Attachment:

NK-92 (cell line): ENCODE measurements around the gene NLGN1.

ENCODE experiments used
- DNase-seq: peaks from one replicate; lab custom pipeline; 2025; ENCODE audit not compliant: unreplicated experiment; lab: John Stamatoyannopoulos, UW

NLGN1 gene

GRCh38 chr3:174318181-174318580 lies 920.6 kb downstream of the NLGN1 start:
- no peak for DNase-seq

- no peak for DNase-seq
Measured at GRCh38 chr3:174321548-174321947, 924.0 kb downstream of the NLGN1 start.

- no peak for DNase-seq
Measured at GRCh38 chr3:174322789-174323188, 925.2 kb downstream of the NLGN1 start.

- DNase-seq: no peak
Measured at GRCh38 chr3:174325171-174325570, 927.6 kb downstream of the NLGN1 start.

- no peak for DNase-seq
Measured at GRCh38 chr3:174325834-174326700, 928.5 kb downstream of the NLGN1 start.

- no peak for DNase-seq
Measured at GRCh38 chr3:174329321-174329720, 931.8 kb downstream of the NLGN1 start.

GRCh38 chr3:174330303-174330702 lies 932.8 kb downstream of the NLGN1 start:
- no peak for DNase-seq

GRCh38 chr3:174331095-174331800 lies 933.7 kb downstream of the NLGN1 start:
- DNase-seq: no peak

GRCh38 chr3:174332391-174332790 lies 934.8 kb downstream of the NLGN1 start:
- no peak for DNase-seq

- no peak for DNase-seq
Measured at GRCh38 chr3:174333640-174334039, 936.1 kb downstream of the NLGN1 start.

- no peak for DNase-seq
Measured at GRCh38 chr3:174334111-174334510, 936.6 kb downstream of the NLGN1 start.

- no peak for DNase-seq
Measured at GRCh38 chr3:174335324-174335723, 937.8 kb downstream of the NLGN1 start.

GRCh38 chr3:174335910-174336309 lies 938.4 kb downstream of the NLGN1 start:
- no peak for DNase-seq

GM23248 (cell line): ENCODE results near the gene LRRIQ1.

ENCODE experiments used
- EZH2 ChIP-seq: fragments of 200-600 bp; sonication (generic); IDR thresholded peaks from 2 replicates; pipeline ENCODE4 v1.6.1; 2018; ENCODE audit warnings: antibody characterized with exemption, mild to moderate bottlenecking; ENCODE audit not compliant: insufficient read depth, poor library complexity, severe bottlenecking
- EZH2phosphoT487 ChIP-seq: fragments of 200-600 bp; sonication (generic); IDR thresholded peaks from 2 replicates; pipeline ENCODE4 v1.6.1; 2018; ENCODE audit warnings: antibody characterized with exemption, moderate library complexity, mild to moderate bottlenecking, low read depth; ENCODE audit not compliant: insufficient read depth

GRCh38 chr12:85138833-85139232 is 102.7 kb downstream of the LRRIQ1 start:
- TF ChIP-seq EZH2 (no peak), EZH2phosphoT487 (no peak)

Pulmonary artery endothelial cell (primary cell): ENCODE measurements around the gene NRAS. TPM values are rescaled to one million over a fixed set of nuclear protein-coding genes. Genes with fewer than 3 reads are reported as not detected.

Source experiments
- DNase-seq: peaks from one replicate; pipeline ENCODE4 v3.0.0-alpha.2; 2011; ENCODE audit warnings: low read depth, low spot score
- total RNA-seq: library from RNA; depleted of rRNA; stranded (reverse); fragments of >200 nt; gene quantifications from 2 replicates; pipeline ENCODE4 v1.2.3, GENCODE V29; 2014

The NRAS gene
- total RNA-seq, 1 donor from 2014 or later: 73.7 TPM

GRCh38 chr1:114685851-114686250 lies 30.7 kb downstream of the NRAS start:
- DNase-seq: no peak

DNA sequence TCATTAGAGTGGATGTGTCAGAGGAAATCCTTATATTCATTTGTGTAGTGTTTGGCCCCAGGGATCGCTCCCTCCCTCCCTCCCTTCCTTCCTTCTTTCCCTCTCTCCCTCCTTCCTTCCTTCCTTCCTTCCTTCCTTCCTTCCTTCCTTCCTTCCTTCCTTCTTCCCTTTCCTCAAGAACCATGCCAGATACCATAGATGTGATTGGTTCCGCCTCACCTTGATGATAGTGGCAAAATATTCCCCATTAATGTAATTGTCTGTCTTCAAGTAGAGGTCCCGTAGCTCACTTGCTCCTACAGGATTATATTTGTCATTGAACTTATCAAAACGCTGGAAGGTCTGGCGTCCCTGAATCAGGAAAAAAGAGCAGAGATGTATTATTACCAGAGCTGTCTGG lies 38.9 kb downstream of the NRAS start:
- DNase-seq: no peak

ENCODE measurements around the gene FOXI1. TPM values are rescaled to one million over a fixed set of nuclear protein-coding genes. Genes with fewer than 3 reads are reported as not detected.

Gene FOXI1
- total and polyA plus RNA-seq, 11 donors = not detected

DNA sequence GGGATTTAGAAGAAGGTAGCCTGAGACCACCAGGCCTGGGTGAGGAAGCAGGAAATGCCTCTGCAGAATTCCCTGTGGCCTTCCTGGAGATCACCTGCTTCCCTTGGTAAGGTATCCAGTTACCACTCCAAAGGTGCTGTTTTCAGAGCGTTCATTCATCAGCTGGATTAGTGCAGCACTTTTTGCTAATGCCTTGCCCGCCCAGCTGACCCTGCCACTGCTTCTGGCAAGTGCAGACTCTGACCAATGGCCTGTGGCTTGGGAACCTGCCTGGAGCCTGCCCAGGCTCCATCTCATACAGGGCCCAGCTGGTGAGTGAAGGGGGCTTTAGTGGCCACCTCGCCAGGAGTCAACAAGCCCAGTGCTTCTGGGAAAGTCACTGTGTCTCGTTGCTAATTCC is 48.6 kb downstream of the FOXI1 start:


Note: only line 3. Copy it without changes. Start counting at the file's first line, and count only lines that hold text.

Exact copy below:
- DNase-seq: peaks from one replicate; lab custom pipeline; 2025; ENCODE audit not compliant: unreplicated experiment; lab: John Stamatoyannopoulos, UW